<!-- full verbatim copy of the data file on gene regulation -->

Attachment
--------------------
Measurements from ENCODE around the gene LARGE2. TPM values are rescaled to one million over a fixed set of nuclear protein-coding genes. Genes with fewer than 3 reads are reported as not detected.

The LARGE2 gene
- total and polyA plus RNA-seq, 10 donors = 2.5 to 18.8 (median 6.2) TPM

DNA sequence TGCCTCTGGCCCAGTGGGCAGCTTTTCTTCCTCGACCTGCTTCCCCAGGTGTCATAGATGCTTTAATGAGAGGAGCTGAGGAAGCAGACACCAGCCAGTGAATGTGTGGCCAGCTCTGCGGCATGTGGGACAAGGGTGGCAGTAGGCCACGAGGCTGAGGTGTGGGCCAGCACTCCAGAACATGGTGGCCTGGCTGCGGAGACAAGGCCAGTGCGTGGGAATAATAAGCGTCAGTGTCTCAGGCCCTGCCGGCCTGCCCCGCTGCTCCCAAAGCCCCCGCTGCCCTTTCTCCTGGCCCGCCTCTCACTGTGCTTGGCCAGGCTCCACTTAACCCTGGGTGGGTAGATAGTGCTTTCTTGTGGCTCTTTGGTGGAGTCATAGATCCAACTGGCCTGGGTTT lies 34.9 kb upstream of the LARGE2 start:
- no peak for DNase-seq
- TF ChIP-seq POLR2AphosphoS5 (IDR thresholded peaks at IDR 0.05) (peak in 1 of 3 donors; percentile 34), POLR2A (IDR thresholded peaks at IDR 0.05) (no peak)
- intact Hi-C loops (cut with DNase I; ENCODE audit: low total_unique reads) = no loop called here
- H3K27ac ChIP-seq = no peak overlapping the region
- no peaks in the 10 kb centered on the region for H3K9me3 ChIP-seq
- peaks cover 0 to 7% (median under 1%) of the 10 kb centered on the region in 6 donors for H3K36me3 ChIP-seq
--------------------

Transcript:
Measurements from ENCODE around the gene LARGE2. TPM values are rescaled to one million over a fixed set of nuclear protein-coding genes. Genes with fewer than 3 reads are reported as not detected.

The LARGE2 gene
- total and polyA plus RNA-seq, 10 donors = 2.5 to 18.8 (median 6.2) TPM

DNA sequence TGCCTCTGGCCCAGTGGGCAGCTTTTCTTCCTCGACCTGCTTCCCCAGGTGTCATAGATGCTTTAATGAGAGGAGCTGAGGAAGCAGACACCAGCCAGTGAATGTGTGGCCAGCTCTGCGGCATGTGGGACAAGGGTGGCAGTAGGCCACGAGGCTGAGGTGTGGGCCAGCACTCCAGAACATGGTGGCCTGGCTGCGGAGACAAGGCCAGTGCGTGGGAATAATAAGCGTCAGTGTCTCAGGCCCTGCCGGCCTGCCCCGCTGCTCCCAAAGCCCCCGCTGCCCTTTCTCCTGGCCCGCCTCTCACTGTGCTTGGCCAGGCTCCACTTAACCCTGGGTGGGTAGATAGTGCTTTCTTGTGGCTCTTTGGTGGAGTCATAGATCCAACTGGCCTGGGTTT lies 34.9 kb upstream of the LARGE2 start:
- no peak for DNase-seq
- TF ChIP-seq POLR2AphosphoS5 (IDR thresholded peaks at IDR 0.05) (peak in 1 of 3 donors; percentile 34), POLR2A (IDR thresholded peaks at IDR 0.05) (no peak)
- intact Hi-C loops (cut with DNase I; ENCODE audit: low total_unique reads) = no loop called here
- H3K27ac ChIP-seq = no peak overlapping the region
- no peaks in the 10 kb centered on the region for H3K9me3 ChIP-seq
- peaks cover 0 to 7% (median under 1%) of the 10 kb centered on the region in 6 donors for H3K36me3 ChIP-seq